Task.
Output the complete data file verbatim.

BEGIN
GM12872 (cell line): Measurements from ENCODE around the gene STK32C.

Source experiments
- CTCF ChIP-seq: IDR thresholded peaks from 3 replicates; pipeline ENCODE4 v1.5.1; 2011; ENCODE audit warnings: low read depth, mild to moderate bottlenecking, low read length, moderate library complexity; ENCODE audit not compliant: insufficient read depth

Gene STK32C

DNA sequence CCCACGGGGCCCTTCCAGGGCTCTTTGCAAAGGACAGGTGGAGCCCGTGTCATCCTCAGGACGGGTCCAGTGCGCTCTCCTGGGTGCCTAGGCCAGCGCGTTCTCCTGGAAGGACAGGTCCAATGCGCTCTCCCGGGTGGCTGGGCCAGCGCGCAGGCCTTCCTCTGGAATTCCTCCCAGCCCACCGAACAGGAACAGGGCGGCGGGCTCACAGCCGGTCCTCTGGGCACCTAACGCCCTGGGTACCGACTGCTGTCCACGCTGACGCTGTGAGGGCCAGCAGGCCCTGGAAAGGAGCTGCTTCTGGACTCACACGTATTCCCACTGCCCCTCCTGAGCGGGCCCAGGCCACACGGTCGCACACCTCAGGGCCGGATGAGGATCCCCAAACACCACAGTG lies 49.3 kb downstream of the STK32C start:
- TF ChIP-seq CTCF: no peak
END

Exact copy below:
GM12872 (cell line): Measurements from ENCODE around the gene STK32C.

Source experiments
- CTCF ChIP-seq: IDR thresholded peaks from 3 replicates; pipeline ENCODE4 v1.5.1; 2011; ENCODE audit warnings: low read depth, mild to moderate bottlenecking, low read length, moderate library complexity; ENCODE audit not compliant: insufficient read depth

Gene STK32C

DNA sequence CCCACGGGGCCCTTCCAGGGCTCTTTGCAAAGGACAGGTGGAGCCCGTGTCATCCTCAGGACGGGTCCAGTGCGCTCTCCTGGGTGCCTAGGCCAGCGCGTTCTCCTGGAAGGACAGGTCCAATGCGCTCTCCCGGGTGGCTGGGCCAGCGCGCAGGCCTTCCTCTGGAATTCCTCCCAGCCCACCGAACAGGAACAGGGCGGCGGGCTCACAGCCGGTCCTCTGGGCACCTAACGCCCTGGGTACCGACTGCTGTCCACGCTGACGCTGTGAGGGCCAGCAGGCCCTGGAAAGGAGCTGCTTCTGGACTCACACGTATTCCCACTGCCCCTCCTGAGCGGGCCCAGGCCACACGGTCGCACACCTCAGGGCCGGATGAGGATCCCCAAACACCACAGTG lies 49.3 kb downstream of the STK32C start:
- TF ChIP-seq CTCF: no peak